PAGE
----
As we have been reading through the many e-mails referencing his passing, many words jumped off the page: integrity, generosity, honorable, principled, creative, socially conscious, courageous, and resilient. It is clear that Frank took enormous pride in his past students’ and postdoctoral fellows’ accomplishments. But this was also the case for all the colleagues he worked with, both scientifically and organizationally. Frank did everything he could to promote their achievements, mentoring them even after his retirement, providing career advice and encouragement long after their day-to-day interactions ended. His eyes would light up to hear about a promotion or award won, a great paper published, or a new discovery by one of his former students. And, of course, he was always pleased to learn of the continued success of his beloved AAI and The Journal of Immunology. His loyalty to the AAI was evidenced by his publication of some 90 papers in The Journal of Immunology over his career (out of a total of 246).

Frank W. Fitch made a difference in this world, a difference in peoples’ lives, and a difference in our understanding of immunology. He left a legacy of profound gentility and grace. As Bob Rich, former editor-in-chief of The Journal of Immunology, said after learning about Frank’s passing, “Every discipline has but a few GIANTS. Frank was one of ours!”

Jeffrey Bluestone
Arthur Weiss
Department of Medicine
University of California, San Francisco


  1. Fitch, F. W., R. W. Wissler, M. Lavia, and P. Barker. 1956. The timing of antigen injection relative to whole body x-irradiation and the development of circulating antibody and the splenic histologic reaction in the rat. J. Immunol. 76: 151—160.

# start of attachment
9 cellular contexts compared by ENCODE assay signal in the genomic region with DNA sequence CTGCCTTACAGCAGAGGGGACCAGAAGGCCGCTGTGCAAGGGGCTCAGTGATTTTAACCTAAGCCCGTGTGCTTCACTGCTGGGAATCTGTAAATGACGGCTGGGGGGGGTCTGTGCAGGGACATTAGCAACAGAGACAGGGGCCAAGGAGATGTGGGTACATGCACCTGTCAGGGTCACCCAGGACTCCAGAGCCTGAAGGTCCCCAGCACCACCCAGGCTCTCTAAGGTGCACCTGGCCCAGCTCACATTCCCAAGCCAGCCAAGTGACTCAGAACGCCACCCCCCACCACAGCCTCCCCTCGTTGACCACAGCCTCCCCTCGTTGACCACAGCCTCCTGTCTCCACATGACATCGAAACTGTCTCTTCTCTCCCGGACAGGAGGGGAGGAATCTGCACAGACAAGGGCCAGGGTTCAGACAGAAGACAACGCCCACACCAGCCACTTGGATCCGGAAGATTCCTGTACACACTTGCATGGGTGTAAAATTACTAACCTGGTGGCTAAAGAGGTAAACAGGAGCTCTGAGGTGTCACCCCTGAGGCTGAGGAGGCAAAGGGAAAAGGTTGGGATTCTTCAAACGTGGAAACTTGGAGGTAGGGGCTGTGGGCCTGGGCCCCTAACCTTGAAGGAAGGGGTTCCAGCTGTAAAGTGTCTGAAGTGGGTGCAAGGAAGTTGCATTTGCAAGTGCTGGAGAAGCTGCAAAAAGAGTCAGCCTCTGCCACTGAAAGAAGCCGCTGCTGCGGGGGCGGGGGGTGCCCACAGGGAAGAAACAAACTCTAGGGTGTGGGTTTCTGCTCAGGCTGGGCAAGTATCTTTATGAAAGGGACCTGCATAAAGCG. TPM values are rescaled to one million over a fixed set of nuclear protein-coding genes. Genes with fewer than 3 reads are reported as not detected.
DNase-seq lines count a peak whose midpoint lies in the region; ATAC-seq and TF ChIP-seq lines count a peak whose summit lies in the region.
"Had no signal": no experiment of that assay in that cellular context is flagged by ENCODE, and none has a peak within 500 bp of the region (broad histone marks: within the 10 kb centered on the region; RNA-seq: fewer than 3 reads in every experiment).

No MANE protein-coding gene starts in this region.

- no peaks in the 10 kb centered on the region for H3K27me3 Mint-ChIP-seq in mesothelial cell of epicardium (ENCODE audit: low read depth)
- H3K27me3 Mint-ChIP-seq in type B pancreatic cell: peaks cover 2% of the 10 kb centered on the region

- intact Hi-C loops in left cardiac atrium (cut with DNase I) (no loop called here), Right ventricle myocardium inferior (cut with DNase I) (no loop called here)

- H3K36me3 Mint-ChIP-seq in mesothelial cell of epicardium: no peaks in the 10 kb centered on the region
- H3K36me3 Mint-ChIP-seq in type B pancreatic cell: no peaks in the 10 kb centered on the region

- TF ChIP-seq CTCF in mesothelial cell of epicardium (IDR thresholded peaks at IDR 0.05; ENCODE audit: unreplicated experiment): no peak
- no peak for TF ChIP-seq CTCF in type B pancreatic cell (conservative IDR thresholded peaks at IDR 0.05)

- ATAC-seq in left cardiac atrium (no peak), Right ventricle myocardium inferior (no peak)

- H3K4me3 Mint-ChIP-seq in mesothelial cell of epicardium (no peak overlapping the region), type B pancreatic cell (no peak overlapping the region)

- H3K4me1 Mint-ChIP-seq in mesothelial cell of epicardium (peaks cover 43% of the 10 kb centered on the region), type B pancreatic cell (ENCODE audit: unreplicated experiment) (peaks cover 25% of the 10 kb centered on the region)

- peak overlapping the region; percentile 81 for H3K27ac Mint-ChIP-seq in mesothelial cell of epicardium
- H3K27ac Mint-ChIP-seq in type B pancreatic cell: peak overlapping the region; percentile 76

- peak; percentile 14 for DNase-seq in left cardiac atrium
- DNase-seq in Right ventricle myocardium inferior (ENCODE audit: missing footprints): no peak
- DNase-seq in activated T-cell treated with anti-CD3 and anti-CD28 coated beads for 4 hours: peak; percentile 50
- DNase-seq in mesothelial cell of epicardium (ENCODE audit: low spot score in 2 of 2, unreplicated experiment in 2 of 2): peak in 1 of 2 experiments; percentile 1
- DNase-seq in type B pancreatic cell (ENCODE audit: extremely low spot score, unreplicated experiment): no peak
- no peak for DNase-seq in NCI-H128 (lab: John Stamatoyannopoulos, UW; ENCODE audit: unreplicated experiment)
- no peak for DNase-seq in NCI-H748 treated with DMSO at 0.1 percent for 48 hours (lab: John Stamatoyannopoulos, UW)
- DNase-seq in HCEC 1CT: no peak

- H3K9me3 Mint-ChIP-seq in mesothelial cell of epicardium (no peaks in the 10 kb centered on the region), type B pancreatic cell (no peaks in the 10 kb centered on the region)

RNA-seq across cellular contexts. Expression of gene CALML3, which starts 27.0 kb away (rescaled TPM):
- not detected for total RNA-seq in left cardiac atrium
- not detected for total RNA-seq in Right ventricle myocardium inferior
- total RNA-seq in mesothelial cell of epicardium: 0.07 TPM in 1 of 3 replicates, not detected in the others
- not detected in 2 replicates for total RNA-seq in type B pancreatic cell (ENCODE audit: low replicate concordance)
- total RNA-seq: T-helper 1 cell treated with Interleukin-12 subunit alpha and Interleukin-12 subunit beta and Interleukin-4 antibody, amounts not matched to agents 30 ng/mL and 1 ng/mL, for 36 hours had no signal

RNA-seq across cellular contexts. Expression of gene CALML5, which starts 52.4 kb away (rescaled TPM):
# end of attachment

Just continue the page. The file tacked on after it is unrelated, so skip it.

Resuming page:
2. Rowley, D. A., and F. W. Fitch. 1965. The mechanism of tolerance produced in rats to sheep erythrocytes. I. Plaque-forming cell and antibody response to single and multiple injections of antigen. J. Exp. Med. 121: 671—681.
  3. Rowley, D. A., and F. W. Fitch. 1965. The mechanism of tolerance produced in rats to sheep erythrocytes. II. The plaque-forming cell and antibody response to multiple injections of antigen begun at birth. J. Exp. Med. 121: 683—695.
  4. Stuart, F. P., T. Saitoh, and F. W. Fitch. 1968. Rejection of renal allografts: specific immunologic suppression. Science 160: 1463—1465.
  5. Rowley, D. A., F. P. Stuart, and F. W. Fitch. 2011. Prevention of renal allograft rejection without immune suppression: a model to revisit. Clin. Transplant. 25: 104—110.
  6. Weiss, A., and F. W. Fitch. 1977. Macrophages suppress CTL generation in rat mixed leukocyte cultures. J. Immunol. 119: 510—516.
  7. Weiss, A., F. W. Fitch, T. J. McKearn, and F. P. Stuart. 1978. Immunological memory is regulated in the enhanced rat renal allograft recipient. Nature 273: 662—664.